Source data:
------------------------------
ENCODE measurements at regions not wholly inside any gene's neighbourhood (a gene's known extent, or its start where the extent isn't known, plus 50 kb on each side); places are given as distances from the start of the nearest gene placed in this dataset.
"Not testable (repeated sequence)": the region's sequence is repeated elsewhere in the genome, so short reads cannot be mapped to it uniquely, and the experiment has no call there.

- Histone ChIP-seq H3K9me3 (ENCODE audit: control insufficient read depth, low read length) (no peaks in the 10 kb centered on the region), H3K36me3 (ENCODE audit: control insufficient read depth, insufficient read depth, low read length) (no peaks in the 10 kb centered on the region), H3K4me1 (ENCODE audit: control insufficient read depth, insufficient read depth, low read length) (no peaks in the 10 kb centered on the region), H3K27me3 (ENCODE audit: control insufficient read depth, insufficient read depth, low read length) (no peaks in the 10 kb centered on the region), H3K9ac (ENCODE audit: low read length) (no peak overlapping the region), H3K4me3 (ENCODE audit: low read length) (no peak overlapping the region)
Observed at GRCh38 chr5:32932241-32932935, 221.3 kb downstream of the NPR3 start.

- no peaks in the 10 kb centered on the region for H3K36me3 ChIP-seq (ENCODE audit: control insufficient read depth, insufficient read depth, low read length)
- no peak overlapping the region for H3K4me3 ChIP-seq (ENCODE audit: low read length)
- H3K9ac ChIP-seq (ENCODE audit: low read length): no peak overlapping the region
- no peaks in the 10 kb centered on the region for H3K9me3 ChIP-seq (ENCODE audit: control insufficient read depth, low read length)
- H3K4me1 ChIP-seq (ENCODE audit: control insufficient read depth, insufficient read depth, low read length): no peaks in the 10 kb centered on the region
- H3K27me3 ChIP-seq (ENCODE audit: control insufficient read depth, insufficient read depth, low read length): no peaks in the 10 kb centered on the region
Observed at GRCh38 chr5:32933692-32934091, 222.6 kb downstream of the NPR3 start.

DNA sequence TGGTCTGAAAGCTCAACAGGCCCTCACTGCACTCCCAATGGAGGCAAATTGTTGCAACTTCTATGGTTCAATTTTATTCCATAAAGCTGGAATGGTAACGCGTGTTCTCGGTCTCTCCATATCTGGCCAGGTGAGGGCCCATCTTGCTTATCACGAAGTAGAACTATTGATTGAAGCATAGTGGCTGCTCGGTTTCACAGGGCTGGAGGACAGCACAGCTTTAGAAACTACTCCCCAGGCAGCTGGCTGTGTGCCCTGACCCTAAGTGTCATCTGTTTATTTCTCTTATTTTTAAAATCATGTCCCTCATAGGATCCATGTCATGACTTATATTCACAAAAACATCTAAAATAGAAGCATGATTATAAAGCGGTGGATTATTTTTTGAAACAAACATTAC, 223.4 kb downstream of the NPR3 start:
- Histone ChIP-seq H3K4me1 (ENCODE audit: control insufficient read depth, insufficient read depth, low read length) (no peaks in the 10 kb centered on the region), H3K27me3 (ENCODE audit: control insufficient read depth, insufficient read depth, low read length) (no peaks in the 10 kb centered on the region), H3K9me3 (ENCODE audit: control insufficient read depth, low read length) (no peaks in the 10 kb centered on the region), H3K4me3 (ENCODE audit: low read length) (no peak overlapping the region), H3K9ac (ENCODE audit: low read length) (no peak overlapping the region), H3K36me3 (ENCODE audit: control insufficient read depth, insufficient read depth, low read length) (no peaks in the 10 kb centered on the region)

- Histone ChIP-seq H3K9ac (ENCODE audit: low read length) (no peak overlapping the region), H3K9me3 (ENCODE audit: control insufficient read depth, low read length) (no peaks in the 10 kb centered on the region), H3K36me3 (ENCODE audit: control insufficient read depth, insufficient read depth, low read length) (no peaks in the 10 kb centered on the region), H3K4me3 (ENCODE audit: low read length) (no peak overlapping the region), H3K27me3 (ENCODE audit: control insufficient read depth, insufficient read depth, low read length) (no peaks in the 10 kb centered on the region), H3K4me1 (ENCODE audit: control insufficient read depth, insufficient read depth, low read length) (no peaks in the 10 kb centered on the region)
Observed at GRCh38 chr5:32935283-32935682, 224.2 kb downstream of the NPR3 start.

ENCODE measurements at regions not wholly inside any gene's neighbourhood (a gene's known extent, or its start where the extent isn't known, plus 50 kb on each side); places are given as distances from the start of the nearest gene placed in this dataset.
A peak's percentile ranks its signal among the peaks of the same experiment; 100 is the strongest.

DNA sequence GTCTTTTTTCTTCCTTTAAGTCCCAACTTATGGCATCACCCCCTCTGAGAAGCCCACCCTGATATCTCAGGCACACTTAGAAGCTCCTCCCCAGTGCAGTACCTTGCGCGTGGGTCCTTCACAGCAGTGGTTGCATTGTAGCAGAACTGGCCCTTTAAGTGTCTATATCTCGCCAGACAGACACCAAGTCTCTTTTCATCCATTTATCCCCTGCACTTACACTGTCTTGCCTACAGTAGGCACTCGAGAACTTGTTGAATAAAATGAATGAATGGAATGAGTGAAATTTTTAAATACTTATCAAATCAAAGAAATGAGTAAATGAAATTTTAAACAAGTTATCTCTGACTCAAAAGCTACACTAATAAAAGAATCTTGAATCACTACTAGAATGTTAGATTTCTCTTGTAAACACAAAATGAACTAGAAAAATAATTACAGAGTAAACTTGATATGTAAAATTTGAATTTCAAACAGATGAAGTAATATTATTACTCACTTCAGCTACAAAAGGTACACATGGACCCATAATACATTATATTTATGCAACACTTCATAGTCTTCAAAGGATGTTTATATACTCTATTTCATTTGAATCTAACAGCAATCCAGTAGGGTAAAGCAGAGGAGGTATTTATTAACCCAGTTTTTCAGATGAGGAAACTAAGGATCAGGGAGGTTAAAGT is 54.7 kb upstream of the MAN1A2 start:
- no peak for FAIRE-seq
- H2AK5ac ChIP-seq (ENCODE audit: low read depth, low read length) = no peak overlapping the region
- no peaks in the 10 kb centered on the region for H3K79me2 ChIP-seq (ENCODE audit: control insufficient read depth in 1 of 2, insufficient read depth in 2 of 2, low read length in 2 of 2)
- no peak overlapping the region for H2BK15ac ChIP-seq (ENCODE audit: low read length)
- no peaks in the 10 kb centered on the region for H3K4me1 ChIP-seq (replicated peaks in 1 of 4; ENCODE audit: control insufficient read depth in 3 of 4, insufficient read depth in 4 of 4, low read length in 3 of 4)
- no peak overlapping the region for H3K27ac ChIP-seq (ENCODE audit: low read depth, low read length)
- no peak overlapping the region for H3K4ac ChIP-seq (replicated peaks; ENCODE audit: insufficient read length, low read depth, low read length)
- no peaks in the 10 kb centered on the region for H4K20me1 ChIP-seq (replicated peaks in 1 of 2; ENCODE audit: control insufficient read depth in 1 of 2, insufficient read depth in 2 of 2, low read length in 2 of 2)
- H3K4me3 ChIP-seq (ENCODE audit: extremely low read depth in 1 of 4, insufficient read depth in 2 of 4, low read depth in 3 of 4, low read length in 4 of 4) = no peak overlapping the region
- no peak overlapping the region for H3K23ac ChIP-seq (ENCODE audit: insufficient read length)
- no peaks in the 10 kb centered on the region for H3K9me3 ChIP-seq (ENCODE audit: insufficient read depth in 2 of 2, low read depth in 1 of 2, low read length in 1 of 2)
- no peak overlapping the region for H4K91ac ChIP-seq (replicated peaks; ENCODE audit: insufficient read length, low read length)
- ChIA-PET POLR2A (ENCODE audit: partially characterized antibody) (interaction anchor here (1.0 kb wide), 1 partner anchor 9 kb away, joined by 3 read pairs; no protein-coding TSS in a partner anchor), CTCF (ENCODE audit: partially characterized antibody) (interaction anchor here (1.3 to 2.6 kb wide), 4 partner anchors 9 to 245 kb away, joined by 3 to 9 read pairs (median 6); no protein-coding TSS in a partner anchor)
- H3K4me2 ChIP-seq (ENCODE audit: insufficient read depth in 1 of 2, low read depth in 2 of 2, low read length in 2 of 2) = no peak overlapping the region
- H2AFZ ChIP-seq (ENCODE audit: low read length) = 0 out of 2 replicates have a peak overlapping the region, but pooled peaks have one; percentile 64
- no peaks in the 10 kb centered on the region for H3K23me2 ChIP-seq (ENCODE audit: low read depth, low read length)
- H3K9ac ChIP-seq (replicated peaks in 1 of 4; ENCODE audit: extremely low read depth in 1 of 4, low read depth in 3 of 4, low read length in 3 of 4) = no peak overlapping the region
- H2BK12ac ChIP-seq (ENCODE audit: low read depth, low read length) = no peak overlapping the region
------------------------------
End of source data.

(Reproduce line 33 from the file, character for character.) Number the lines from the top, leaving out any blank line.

- H2AFZ ChIP-seq (ENCODE audit: low read length) = 0 out of 2 replicates have a peak overlapping the region, but pooled peaks have one; percentile 64